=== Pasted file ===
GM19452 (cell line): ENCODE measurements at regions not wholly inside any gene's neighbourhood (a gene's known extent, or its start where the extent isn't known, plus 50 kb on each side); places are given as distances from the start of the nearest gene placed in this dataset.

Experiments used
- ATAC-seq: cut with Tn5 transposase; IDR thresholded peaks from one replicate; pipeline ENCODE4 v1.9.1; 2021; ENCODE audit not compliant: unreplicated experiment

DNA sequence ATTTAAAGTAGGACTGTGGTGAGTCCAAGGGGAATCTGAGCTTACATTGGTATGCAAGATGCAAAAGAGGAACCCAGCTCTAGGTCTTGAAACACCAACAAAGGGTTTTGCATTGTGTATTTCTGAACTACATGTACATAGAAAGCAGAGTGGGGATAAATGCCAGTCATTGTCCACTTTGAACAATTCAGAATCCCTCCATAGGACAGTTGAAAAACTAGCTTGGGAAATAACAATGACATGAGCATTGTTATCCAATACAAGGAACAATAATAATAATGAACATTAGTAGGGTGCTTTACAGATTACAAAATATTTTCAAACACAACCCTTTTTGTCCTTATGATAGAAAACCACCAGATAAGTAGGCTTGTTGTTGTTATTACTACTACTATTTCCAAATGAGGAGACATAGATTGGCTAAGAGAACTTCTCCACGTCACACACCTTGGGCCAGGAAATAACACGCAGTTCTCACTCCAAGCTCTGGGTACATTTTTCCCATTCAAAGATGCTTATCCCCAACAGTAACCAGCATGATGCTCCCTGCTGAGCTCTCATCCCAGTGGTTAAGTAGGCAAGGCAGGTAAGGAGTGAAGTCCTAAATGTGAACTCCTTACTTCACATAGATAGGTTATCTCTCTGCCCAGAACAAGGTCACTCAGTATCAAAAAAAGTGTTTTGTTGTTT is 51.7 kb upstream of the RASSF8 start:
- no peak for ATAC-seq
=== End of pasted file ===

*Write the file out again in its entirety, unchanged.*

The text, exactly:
GM19452 (cell line): ENCODE measurements at regions not wholly inside any gene's neighbourhood (a gene's known extent, or its start where the extent isn't known, plus 50 kb on each side); places are given as distances from the start of the nearest gene placed in this dataset.

Experiments used
- ATAC-seq: cut with Tn5 transposase; IDR thresholded peaks from one replicate; pipeline ENCODE4 v1.9.1; 2021; ENCODE audit not compliant: unreplicated experiment

DNA sequence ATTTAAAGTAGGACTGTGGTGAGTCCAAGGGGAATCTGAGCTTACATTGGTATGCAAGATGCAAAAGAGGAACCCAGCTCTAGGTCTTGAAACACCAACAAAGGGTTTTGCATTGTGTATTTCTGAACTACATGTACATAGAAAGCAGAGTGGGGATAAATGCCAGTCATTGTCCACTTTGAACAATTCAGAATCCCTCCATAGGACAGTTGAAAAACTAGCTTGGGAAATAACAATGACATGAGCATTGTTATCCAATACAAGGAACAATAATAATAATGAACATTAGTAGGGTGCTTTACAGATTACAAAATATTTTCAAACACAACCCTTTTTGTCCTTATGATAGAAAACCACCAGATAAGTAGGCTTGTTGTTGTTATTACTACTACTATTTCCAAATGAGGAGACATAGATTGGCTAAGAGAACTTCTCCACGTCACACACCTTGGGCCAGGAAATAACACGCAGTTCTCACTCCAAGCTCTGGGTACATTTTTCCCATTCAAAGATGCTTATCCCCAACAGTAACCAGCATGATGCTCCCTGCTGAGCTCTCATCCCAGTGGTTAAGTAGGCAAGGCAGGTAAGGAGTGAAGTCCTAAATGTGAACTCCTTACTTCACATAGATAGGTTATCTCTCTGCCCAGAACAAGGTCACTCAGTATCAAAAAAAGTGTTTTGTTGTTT is 51.7 kb upstream of the RASSF8 start:
- no peak for ATAC-seq